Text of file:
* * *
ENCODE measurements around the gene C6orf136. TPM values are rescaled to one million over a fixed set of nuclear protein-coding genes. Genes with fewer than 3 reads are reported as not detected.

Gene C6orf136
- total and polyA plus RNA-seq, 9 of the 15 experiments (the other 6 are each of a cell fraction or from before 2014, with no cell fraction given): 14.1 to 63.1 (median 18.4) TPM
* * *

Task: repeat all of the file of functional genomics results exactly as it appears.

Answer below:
ENCODE measurements around the gene C6orf136. TPM values are rescaled to one million over a fixed set of nuclear protein-coding genes. Genes with fewer than 3 reads are reported as not detected.

Gene C6orf136
- total and polyA plus RNA-seq, 9 of the 15 experiments (the other 6 are each of a cell fraction or from before 2014, with no cell fraction given): 14.1 to 63.1 (median 18.4) TPM